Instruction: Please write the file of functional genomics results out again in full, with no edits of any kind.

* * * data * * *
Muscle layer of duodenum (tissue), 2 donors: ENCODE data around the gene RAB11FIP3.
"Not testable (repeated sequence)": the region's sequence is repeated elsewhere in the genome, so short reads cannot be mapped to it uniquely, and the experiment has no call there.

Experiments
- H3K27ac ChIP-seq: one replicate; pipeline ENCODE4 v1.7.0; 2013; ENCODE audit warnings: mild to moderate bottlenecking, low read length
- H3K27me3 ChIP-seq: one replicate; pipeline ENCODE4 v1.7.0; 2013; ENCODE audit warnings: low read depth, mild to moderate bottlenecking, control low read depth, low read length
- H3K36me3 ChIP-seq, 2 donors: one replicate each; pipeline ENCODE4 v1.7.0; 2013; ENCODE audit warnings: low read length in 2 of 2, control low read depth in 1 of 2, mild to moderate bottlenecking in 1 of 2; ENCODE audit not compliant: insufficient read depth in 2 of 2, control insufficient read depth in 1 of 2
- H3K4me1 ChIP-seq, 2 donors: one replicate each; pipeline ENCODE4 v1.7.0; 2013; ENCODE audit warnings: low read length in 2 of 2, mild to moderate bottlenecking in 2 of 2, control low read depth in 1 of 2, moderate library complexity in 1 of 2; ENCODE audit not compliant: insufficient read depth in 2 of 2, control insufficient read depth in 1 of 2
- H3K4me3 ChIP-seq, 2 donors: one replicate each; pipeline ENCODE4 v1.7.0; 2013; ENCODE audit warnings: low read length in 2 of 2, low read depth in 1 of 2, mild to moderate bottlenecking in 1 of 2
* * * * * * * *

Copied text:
Muscle layer of duodenum (tissue), 2 donors: ENCODE data around the gene RAB11FIP3.
"Not testable (repeated sequence)": the region's sequence is repeated elsewhere in the genome, so short reads cannot be mapped to it uniquely, and the experiment has no call there.

Experiments
- H3K27ac ChIP-seq: one replicate; pipeline ENCODE4 v1.7.0; 2013; ENCODE audit warnings: mild to moderate bottlenecking, low read length
- H3K27me3 ChIP-seq: one replicate; pipeline ENCODE4 v1.7.0; 2013; ENCODE audit warnings: low read depth, mild to moderate bottlenecking, control low read depth, low read length
- H3K36me3 ChIP-seq, 2 donors: one replicate each; pipeline ENCODE4 v1.7.0; 2013; ENCODE audit warnings: low read length in 2 of 2, control low read depth in 1 of 2, mild to moderate bottlenecking in 1 of 2; ENCODE audit not compliant: insufficient read depth in 2 of 2, control insufficient read depth in 1 of 2
- H3K4me1 ChIP-seq, 2 donors: one replicate each; pipeline ENCODE4 v1.7.0; 2013; ENCODE audit warnings: low read length in 2 of 2, mild to moderate bottlenecking in 2 of 2, control low read depth in 1 of 2, moderate library complexity in 1 of 2; ENCODE audit not compliant: insufficient read depth in 2 of 2, control insufficient read depth in 1 of 2
- H3K4me3 ChIP-seq, 2 donors: one replicate each; pipeline ENCODE4 v1.7.0; 2013; ENCODE audit warnings: low read length in 2 of 2, low read depth in 1 of 2, mild to moderate bottlenecking in 1 of 2